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What a Generation Y Woman Really Wants?

For Lifetime Television's "Spotlight 25," we spent a year taking a very detailed and very intimate look at the women of Generation Y as they hit the quarter-century mark.
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A Woman in the White House, with education as her top priority. (What she doesn't? To take on the nation's top job herself.)

For Lifetime Television's original special "Spotlight 25" (airs Monday, March 26th, 8:00 PM, ET/PT) we spent a year taking a very detailed and very intimate look at the women of Generation Y as they hit the quarter-century mark. It's a time when young women are making decisions about jobs and careers, marriage and family, how they will live their lives, and how they plan to make their mark on the world. As a group they told me "25 is a real wake up call."

We spoke with, and listened very carefully to thousands of women in their twenties to find out what this generation is really all about.

One thing became quite clear- today's twenty-something women are extremely focused on the idea of "balance"- between their careers, families, and fulfilling personal lives. They look at the big picture in a very strategic way, and make choices and set priorities to achieve what they consider to be an 'equilibrium.' Many watched the "juggling act" of an earlier generation of working moms and believe they'll find a better way.

On the job, they are re-writing the rules of the game. They say they want "more than just a job," -- they want a career they are passionate about. They are highly ambitious, eager to have real impact, and they want to do it quickly. After all, these are the famously impatient children of the one-click internet era. If they don't move up fast enough, make no mistake they'll move on...but not out of the workforce entirely as some controversial headlines had suggested. In fact according to our data, 85% of Gen Y plans to be in the workforce after having children.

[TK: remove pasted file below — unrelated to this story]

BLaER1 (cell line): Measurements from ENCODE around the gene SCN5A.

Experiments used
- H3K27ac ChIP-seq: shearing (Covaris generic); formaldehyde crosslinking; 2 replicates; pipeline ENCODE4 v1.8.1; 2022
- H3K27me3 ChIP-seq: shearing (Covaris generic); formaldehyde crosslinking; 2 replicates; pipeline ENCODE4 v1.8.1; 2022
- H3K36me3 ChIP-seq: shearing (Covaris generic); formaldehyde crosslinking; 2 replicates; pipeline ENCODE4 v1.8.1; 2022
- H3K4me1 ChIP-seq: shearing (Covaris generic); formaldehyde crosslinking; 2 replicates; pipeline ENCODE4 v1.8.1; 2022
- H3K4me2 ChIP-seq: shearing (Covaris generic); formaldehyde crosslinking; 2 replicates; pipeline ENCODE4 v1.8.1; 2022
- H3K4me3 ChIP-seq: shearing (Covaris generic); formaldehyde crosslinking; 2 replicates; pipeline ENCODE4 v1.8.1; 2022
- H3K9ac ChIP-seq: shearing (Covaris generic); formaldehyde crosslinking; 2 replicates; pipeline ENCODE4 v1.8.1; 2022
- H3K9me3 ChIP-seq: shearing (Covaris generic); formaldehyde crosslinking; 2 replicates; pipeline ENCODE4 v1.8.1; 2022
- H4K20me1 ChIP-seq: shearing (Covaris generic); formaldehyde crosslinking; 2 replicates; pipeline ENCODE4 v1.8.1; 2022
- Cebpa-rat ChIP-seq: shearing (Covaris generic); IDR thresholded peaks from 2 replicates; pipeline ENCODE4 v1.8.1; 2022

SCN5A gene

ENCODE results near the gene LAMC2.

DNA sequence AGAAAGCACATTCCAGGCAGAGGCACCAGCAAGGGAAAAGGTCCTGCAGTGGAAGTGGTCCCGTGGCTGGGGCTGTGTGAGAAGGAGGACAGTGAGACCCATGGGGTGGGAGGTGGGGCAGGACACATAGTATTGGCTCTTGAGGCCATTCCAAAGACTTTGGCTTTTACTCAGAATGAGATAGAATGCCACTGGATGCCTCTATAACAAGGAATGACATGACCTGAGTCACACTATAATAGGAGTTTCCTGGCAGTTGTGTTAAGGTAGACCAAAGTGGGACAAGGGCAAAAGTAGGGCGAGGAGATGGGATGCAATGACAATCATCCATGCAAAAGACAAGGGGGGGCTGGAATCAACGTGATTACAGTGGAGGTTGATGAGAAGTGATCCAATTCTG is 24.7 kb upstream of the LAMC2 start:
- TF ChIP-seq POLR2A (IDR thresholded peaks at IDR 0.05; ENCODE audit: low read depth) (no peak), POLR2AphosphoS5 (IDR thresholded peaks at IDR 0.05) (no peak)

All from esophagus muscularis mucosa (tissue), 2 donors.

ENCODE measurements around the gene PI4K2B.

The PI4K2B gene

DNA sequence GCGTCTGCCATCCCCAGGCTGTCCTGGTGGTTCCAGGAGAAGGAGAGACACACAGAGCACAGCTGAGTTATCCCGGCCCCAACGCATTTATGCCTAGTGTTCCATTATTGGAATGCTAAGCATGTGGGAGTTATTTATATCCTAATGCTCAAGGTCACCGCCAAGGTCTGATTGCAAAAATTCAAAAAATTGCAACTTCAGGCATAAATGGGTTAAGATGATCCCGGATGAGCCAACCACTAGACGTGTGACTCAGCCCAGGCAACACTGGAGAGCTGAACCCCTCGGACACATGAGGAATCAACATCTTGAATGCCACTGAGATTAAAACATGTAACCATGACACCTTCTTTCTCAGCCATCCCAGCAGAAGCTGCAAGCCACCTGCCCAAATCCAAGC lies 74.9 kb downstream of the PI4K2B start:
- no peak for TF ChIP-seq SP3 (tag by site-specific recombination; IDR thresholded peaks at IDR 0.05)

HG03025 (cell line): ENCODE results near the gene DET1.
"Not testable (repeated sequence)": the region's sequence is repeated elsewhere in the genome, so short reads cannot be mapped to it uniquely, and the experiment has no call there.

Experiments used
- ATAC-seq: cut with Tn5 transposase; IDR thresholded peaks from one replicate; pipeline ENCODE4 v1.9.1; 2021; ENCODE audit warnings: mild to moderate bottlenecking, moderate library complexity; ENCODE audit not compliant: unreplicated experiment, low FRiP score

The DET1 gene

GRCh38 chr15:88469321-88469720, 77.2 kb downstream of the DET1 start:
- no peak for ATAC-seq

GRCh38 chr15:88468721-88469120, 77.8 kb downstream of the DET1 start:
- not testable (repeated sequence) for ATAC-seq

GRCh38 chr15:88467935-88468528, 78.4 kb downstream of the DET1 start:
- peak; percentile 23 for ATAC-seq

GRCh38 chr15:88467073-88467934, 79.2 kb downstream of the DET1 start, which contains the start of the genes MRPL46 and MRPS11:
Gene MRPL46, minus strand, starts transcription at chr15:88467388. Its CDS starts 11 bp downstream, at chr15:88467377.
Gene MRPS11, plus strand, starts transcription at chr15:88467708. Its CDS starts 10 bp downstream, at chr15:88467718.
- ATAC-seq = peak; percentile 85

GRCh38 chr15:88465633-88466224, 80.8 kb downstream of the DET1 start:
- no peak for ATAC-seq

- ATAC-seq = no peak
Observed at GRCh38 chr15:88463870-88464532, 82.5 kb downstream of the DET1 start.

Today's young women value control and flexibility over climbing the corporate ladder. Even the vast majority of Columbia MBA students I spoke with last fall told me they'd rather NOT be the CEO of a Fortune 500 company. Why not? "Those women don't have families and children" they said. These next generation business leaders told us the pressure-cooker career that goes with the high powered title wasn't worth the sacrifice. They'll choose another career option even if it means forging a new path of their own.

They'd much rather be their own boss. They've got tremendous entrepreneurial spirit! Running their own business satisfies -- in theory at least -- their desire for a career they love with the kind of control, and flexibility that accommodate the demands of children and a very full personal life. It's that 'balance' thing again.

In our third, Lifetime Women's Pulse Poll (a telephone survey of 500 women aged 18-29 nationwide created by Kellyanne Conway of WomanTrend and Celinda Lake of Lake Research Partners) which focused on young women's political views and aspirations, that message came through loud and clear. These children of feminists overwhelmingly support the idea of a woman in the White House. But when asked if they like to be president, this group of women -- the best educated in history with the greatest amount of opportunity -- gives the nation's top job a resounding thumbs down.

When asked several different ways if they'd like to be Commander-in-chief one day, they emphatically say "No". A stunning 70% rated their chances of running for political office absolutely nil.